Cohn: Congress nearing deal to ease bank regulations

Top White House economic adviser Gary Cohn said Monday that Congress could act to exempt major United States banks from tight Dodd-Frank Act banking rules by the end of 2017.

Cohn, speaking to a banking industry conference in Chicago, said the White House and lawmakers from both parties are nearing an agreement to raise the threshold at which a bank is considered a “systemically important financial institution” (SIFI). Such banks are subject to stricter federal oversight and higher stability standards.

Cohn said that the new SIFI threshold be raised to at least $200 billion from its current level of $50 billion.

{mosads}“We need to move those capital levels back to more rational levels,” Cohn, director of the White House’s National Economic Council, told the American Banking Association conference on Monday.

Passed after the 2008 financial crisis, Dodd-Frank requires tougher federal oversight of the nation’s banking system.

The law creates increasing levels of federal oversight and higher capital requirements for banks. The rules are meant to ensure that banks do not fail and trigger a crisis.

Banks with more than $10 billion in assets face stricter inspections from federal regulators, and banks with more than $250 billion face even tighter requirements.

But the banking industry has long complained that the $50 billion SIFI threshold is an arbitrary level that includes banks too small to make a major dent on the global economy. Raising the SIFI level above $50 billion would exempt several U.S. regional banks from the regulations, which they say stifle their ability to lend to worthy customers.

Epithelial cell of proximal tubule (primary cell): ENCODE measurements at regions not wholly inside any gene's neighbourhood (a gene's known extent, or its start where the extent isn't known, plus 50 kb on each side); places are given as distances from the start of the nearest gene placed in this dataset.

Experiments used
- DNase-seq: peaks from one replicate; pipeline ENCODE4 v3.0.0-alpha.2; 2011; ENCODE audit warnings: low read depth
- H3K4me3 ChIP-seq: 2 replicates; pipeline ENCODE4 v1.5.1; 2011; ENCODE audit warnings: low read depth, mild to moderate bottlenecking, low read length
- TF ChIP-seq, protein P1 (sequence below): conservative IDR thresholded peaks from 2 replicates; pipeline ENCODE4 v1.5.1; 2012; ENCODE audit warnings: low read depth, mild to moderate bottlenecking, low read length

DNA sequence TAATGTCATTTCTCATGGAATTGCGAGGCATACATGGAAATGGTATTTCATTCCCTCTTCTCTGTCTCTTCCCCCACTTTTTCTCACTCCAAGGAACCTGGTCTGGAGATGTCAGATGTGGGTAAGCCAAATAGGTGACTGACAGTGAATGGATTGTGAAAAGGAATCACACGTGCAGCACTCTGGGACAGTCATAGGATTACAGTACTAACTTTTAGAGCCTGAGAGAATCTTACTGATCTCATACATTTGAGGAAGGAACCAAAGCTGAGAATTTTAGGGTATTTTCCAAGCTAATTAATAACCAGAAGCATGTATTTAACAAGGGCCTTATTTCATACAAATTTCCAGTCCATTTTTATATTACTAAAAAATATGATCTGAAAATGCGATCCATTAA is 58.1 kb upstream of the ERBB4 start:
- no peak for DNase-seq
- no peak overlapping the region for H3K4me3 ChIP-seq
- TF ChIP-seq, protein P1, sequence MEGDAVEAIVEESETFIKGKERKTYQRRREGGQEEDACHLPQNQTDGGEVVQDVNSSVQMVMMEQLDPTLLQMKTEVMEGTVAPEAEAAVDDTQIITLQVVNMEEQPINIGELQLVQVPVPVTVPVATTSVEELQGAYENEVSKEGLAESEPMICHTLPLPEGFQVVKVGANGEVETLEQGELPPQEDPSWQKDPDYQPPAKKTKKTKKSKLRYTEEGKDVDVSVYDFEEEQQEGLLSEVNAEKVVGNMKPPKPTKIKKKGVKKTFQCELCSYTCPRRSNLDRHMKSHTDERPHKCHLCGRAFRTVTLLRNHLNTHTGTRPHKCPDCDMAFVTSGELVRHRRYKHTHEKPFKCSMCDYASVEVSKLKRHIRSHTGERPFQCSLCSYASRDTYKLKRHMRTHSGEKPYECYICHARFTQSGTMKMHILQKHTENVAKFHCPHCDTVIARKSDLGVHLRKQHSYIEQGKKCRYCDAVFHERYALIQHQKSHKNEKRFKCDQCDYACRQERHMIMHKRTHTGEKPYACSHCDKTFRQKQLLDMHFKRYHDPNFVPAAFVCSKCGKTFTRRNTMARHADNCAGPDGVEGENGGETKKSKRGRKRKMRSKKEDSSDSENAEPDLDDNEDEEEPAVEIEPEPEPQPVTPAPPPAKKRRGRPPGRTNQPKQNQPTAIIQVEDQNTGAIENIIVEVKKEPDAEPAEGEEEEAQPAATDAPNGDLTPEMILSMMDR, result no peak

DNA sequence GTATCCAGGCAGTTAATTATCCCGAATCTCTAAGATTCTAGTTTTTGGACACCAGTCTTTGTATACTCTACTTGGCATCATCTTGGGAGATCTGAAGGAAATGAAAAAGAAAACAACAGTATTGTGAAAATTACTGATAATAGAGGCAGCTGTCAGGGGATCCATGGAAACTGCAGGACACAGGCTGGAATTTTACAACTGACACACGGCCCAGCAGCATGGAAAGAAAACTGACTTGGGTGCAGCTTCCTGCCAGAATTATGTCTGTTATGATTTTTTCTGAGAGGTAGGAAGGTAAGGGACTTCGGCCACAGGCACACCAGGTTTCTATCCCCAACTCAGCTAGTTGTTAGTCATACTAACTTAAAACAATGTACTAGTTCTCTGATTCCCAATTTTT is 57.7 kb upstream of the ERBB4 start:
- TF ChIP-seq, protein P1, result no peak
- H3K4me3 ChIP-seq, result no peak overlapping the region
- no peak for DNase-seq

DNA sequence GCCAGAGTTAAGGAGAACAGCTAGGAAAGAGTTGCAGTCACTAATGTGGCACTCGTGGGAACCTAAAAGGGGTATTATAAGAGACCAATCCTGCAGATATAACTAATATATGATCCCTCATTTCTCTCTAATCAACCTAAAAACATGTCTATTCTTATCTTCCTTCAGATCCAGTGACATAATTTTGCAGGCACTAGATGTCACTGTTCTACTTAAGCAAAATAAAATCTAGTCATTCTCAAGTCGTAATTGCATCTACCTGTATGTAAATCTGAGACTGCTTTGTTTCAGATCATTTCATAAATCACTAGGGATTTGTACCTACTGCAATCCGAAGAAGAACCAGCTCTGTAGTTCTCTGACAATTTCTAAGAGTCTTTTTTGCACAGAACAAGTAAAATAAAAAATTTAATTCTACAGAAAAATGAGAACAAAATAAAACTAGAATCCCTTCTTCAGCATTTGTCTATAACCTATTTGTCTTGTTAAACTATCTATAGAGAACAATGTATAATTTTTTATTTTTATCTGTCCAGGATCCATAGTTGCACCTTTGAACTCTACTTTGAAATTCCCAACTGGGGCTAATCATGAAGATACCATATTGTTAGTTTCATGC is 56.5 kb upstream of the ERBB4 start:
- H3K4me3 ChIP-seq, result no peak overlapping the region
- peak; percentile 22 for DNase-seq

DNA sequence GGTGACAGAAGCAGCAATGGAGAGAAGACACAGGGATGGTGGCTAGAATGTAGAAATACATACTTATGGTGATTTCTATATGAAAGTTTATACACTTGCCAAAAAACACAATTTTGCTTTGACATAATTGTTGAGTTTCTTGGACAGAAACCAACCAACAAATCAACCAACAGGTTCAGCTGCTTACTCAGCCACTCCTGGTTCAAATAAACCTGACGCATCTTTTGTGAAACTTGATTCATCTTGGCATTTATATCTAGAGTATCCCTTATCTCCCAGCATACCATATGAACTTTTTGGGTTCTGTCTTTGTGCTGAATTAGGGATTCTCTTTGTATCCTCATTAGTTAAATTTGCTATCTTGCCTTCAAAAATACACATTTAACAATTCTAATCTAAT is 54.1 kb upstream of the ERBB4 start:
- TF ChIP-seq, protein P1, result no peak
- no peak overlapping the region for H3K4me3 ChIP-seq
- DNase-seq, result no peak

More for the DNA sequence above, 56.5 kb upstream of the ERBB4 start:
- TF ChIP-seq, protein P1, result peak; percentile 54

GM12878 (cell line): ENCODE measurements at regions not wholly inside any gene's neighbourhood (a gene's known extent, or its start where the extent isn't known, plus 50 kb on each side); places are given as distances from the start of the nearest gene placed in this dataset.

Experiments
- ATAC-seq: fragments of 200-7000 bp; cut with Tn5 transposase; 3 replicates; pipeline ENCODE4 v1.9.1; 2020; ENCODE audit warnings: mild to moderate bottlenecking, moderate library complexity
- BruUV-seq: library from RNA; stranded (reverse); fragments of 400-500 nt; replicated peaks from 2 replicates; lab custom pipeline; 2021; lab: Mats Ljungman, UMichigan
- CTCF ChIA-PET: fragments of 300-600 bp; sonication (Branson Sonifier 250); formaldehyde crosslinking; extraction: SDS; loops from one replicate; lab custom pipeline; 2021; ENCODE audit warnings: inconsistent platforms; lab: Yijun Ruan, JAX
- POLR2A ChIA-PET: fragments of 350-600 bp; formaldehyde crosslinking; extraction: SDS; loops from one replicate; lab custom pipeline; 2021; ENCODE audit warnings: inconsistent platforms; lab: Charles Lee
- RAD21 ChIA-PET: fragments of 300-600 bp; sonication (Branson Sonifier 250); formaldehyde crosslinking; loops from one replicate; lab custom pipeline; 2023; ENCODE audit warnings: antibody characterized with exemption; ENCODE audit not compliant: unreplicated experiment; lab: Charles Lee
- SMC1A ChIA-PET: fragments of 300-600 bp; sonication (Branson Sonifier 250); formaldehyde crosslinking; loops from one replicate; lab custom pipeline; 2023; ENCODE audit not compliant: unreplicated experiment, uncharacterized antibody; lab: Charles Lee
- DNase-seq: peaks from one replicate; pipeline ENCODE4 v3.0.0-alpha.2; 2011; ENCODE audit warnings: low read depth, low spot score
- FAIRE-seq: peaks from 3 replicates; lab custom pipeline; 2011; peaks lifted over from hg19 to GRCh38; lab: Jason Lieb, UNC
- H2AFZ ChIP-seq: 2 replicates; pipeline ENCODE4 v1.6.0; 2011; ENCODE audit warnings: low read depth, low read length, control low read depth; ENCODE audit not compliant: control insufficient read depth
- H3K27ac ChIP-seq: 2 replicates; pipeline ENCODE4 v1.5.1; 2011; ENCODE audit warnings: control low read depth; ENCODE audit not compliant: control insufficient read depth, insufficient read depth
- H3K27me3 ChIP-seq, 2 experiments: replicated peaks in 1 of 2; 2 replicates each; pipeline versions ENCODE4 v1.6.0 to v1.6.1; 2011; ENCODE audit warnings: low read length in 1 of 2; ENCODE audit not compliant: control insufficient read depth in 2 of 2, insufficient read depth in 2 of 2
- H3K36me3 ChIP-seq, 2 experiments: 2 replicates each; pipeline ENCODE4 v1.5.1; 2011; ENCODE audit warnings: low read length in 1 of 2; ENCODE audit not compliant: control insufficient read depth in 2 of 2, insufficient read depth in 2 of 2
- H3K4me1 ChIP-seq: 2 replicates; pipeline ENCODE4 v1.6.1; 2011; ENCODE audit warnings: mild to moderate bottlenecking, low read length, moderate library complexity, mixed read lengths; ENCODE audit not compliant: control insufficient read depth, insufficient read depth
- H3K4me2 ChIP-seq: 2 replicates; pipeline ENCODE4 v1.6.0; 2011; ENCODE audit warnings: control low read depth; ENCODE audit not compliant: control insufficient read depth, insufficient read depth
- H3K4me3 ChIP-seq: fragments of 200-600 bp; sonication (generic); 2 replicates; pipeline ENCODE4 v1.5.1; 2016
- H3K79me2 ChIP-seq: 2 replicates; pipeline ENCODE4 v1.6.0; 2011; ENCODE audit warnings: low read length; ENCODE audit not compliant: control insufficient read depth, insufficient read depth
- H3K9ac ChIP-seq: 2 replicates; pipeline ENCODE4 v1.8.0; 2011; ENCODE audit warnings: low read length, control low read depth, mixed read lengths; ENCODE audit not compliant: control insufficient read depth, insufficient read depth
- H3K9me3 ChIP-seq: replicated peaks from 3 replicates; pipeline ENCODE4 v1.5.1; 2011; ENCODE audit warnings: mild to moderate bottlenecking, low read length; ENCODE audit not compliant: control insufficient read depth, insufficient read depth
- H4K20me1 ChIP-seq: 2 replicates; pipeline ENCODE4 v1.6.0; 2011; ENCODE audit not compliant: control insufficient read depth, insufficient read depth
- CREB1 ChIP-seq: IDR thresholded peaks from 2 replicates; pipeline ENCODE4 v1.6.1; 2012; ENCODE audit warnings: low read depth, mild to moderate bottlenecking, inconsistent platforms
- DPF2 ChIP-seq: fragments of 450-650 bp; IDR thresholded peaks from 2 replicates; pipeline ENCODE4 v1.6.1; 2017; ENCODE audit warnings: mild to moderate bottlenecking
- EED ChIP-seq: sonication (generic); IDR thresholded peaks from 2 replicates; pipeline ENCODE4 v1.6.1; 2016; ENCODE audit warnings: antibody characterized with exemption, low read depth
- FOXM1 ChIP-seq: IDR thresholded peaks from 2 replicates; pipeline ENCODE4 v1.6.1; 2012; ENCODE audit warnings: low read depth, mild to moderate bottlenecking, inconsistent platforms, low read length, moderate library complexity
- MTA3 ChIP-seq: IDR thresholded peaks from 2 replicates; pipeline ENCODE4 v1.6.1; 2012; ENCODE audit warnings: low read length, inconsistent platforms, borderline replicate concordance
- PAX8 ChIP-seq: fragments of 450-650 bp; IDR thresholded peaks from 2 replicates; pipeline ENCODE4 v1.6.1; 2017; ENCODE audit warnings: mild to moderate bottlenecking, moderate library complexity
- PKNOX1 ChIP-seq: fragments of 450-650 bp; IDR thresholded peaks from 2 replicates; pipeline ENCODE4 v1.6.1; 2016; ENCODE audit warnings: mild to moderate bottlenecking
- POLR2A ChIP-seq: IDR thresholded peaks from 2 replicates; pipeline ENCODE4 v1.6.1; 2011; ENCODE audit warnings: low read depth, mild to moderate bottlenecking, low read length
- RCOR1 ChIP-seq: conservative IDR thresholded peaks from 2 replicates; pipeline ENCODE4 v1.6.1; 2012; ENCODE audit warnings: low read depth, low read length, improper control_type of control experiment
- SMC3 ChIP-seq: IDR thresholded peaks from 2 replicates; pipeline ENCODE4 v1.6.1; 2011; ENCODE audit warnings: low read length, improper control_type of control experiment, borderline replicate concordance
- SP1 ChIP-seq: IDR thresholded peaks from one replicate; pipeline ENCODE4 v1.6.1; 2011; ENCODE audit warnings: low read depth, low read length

Lawmakers and regulators across party lines have backed an increase to the SIFI threshold, and Cohn said he’s “encouraged” by talks with Senate Banking Committee members from both sides. Four moderate Democrats on the Senate Banking Committee asked the panel’s chairman last week to strike a bipartisan deal to amend Dodd-Frank after supporting a similar failed effort in 2015.

Cohn added that he’s talked with House Financial Services Committee Chairman Jeb Hensarling (R-Texas) about what the conservative leader “is willing to accommodate.” Hensarling, architect of the most sweeping attempt to roll back Dodd-Frank, has expressed openness to bipartisan fixes to the 2010 banking law.

Cohn said raising the SIFI threshold was a key aspect of the Trump administration’s mission to “let banks be banks again … in the way they think they should do it, not the way the government thinks they should do it.”

He also said the administration is eager to fill several financial regulatory vacancies, bemoaning the slow movement of Trump nominees through the Senate confirmation process.

“Getting our personnel into place has taken us a lot longer than we could have ever imagined,” Cohn said.

Trump will soon make a slate of critical financial regulatory appointments. The president is expected to announce within weeks a nominee to replace Federal Reserve Board Chairwoman Janet Yellen. He will also need to nominate a replacement for former Vice Chairman Stanley Fischer.

Randy Quarles, the Fed vice chairman for supervision and Trump’s first appointee to the central bank, began his term this month. Cohn also said that the FBI is currently vetting potential nominees for a Fed board spot established for a community banker.

This story was updated at 2:43 p.m.


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